Background: Little is known about changes in the prevalence of psychiatric disorders between childhood and adolescence, and adolescence and adulthood.
Methods: We reviewed papers reporting prevalence rates of psychiatric disorders separately for childhood, adolescence, and early adulthood. Both longitudinal and cross-sectional papers published in the past 15 years were included.
Results: About one adolescent in five has a psychiatric disorder. From childhood to adolescence there is an increase in rates of depression, panic disorder, agoraphobia, and substance use disorders (SUD), and a decrease in separation anxiety disorder (SAD) and attention-deficit hyperactivity disorder (ADHD). From adolescence to early adulthood there is a further increase in panic disorder, agoraphobia, and SUD, and a further decrease in SAD and ADHD. Other phobias and disruptive behavior disorders also fall.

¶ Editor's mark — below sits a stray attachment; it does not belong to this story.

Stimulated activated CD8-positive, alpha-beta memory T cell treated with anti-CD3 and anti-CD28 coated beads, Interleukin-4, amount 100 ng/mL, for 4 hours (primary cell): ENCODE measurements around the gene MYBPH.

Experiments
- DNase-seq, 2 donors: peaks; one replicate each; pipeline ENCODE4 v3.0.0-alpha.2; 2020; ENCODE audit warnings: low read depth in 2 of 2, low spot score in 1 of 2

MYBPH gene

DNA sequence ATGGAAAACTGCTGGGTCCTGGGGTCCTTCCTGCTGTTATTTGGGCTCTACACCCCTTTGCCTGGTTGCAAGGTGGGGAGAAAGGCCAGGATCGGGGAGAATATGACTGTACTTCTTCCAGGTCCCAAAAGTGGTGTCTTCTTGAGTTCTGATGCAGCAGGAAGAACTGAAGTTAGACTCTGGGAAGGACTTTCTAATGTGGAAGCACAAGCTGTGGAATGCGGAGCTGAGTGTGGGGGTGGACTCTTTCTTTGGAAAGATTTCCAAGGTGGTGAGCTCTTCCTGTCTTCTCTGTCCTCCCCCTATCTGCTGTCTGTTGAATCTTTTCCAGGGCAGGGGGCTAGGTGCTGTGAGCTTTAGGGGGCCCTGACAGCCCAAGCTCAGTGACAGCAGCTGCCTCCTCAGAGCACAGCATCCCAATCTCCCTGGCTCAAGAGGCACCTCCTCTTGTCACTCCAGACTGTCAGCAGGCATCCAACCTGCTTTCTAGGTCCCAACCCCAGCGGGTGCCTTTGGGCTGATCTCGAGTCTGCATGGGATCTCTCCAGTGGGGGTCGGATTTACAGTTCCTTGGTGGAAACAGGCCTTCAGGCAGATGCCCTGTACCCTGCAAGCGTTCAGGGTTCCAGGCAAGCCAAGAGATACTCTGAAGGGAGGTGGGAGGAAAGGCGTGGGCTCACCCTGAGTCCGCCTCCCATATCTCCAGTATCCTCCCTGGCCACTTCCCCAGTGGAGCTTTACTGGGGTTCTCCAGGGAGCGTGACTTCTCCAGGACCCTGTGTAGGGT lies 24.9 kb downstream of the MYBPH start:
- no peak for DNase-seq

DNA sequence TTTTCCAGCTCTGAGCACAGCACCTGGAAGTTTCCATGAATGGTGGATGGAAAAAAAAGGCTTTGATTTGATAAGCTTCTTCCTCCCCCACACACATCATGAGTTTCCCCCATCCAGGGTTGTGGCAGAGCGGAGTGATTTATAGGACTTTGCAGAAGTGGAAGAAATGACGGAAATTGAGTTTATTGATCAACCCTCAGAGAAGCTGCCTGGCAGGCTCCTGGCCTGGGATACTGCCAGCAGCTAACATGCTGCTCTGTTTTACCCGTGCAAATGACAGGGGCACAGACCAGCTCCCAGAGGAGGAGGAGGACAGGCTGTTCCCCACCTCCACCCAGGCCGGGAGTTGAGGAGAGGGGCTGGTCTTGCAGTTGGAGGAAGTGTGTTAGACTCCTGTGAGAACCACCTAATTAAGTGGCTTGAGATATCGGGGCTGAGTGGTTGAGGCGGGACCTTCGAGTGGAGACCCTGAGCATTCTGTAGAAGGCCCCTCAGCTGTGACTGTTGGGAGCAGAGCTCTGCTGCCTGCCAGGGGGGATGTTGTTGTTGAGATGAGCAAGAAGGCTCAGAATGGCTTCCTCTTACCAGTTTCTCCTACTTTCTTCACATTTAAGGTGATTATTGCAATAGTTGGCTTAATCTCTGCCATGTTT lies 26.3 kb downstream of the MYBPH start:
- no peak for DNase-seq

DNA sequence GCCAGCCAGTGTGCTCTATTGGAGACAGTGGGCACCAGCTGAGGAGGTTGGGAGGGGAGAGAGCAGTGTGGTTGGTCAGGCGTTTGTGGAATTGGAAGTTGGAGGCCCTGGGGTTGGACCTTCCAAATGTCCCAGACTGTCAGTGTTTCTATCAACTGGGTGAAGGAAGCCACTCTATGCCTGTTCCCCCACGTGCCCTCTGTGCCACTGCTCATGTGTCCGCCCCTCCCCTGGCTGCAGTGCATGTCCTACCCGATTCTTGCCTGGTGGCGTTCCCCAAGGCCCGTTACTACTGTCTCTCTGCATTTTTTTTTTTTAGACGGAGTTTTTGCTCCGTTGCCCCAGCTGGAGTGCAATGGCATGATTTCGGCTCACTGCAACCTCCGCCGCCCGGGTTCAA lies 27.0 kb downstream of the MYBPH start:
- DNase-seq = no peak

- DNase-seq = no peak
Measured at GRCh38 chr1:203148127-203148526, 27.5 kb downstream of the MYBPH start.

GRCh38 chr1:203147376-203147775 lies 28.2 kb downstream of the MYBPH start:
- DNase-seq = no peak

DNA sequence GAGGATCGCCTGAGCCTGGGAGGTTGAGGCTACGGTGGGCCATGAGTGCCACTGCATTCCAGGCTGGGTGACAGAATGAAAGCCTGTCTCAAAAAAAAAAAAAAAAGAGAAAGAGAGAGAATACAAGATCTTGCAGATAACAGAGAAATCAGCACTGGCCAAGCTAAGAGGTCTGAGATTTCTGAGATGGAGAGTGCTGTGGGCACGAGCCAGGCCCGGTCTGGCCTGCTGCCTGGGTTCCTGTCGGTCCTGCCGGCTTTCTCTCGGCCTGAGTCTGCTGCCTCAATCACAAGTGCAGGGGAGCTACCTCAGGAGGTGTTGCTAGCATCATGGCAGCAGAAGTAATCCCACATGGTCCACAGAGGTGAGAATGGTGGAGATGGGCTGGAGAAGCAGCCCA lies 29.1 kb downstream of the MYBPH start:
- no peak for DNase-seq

Conclusions: Further study of changes in rates of disorder across developmental stages could inform etiological research and guide interventions.